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No room for peds on NYC’s 8th Ave so they walk in Protected Bike Lane

Can you really blame pedestrians on 8th Avenue?

For a few hours at rush hour in the am/pm the protected bike lane is filled with walkers since they are forced off the dense sidewalks due to the astronomical number of commuters and residents on them.

This of course turns the protected bike lane installed a few years ago into a virtual nightmare of dodging people. But look carefully, in the 30 minutes we were there pedestrians try to be as accommodating as possible walking in the null zone between bikes and parked cars. Cyclists, too, try to make their way slowly (most of them).

It has to be frustrating for all of them. But the true enemy is, as Mark Gorton points out in the video, we have given far too much of the street to vehicles and drivers. Both pedestrians and cyclists should be angry with NYC's administration for allowing this to happen.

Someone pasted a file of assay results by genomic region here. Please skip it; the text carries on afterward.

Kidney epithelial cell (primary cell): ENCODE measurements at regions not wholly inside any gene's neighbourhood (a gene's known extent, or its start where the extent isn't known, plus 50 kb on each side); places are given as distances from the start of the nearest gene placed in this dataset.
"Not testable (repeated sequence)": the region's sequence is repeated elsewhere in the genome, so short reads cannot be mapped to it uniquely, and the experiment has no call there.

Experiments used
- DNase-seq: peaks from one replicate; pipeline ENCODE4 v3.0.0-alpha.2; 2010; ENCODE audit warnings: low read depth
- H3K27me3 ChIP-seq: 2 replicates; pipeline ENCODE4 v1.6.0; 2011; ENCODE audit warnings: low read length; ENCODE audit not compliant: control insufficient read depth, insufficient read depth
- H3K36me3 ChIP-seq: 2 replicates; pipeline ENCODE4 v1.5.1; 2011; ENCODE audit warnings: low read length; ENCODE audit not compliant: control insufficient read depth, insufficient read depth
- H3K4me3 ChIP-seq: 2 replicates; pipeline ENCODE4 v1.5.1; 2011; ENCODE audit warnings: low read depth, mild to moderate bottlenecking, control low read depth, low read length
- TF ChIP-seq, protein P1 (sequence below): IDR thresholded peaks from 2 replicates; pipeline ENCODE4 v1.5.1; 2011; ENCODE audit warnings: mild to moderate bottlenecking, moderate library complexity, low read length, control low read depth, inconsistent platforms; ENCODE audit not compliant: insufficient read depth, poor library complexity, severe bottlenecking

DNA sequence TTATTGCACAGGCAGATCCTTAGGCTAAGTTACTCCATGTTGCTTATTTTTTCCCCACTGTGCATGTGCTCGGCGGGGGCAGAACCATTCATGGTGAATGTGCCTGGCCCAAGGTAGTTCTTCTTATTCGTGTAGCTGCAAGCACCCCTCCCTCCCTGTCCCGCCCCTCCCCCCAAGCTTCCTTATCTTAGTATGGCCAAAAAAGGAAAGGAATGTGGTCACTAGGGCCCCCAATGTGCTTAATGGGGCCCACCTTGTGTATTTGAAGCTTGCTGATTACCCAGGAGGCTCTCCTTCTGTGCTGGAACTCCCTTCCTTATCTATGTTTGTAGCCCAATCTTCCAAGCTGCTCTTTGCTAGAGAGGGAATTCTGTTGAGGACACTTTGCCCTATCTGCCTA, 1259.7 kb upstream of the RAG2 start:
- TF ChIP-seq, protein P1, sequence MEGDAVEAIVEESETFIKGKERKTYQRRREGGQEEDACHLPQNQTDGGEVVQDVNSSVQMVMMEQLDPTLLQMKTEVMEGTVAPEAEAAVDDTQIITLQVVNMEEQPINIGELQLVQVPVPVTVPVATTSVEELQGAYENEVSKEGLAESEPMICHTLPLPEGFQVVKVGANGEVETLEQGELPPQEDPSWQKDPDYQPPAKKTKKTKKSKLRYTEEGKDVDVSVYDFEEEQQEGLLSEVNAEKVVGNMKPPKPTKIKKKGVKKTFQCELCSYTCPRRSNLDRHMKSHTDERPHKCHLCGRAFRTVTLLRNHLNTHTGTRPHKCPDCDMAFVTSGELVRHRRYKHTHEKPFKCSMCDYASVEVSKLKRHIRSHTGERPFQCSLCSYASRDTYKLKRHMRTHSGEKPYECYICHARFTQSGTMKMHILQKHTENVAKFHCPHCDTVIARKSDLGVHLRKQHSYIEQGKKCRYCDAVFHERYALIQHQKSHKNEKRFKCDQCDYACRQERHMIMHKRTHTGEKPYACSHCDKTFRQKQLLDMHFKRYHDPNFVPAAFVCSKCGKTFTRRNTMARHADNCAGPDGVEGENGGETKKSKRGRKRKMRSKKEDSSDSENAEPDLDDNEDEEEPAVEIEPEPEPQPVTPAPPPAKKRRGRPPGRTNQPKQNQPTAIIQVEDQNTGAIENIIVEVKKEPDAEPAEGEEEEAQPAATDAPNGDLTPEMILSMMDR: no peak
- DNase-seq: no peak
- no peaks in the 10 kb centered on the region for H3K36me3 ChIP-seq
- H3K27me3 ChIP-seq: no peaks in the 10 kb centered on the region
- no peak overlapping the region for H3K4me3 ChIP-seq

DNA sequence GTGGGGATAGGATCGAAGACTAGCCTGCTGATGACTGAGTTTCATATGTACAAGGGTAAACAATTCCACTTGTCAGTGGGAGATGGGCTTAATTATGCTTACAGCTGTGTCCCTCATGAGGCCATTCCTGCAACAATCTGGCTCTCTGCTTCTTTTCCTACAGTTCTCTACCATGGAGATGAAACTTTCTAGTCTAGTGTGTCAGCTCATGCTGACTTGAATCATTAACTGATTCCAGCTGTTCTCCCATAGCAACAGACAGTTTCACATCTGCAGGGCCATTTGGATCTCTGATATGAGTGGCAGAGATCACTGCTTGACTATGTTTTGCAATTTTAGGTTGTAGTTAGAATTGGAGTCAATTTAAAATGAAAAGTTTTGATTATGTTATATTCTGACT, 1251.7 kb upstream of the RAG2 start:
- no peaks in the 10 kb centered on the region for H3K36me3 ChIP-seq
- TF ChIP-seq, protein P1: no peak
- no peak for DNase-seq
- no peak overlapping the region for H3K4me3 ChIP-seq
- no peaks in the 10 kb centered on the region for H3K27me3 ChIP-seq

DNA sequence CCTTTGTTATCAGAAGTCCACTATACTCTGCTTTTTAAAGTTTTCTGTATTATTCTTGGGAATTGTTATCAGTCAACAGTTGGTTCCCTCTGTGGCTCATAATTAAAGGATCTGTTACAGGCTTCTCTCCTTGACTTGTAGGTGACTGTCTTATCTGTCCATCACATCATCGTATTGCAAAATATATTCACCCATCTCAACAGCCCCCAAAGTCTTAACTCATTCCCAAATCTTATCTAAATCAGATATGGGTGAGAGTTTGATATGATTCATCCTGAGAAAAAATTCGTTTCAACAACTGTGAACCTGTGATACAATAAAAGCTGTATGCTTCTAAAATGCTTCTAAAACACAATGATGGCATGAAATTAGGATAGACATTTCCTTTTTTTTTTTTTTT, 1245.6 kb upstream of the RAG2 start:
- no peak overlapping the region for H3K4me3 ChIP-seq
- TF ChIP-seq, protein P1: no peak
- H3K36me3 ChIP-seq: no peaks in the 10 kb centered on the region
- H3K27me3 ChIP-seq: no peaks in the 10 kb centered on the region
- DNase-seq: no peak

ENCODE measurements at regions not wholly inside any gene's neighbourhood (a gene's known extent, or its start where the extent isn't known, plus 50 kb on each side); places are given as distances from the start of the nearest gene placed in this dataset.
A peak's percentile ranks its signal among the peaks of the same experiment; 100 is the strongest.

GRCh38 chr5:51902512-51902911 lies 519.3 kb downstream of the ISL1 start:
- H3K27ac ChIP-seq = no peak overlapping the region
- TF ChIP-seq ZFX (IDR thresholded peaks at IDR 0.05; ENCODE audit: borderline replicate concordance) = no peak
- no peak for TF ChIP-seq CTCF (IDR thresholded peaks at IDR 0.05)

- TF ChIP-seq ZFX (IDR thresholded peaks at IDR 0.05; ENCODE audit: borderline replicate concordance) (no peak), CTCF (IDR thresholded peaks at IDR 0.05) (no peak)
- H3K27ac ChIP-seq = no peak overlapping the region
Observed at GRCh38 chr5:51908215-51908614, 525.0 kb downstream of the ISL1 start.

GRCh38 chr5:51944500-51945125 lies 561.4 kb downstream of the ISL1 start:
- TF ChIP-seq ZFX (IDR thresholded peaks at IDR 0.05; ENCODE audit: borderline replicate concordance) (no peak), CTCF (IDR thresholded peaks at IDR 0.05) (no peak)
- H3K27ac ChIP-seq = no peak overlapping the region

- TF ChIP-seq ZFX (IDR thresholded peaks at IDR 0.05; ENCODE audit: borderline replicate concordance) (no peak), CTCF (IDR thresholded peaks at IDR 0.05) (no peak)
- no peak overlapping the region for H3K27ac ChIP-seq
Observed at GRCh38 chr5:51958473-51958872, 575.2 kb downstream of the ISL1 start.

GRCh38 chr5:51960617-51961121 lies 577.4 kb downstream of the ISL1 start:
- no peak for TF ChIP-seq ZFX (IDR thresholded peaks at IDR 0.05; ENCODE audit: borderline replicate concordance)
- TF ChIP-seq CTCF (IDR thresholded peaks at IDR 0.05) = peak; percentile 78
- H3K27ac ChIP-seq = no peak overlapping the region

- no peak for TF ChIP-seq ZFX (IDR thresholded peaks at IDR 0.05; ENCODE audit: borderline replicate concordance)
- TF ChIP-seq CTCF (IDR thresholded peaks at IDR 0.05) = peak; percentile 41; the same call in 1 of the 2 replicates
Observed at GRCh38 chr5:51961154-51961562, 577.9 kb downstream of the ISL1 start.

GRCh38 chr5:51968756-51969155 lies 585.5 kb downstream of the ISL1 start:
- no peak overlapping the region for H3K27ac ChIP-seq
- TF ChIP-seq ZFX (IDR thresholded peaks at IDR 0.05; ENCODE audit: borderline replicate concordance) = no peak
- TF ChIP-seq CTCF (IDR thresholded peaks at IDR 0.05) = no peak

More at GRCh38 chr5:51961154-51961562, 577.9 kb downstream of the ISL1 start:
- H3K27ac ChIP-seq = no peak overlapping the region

At least one more driving lane (and maybe two!) should be given to widen the sidewalks.

Clarence Eckerson Jr. has been making fantastical transportation media in NYC since the late 1990s. He's never had a driver's license and never will.

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  • particularpigeon

    This entire video seemed to cut off the view of the sidewalk. Why wouldn't you include both the crowded sidewalk as well as the pedestrian filled bike lane?

  • wklis

    Before the 1920's, and definitely before WWI, the streets were for people. Kids could play on the streets, people could walk on the streets, and bicyclists could ride on the streets.

    After the 1920's, the streets were expropriated by the motor vehicles for their own exclusive use. They even made up laws and rules that benefits or helped the motor vehicles. Keeping to the right (or left in some countries), jaywalking, traffic lights, traffic lanes, parking restrictions, etc., were all the outcome of those laws.

    Time for the streets to be returned to the people.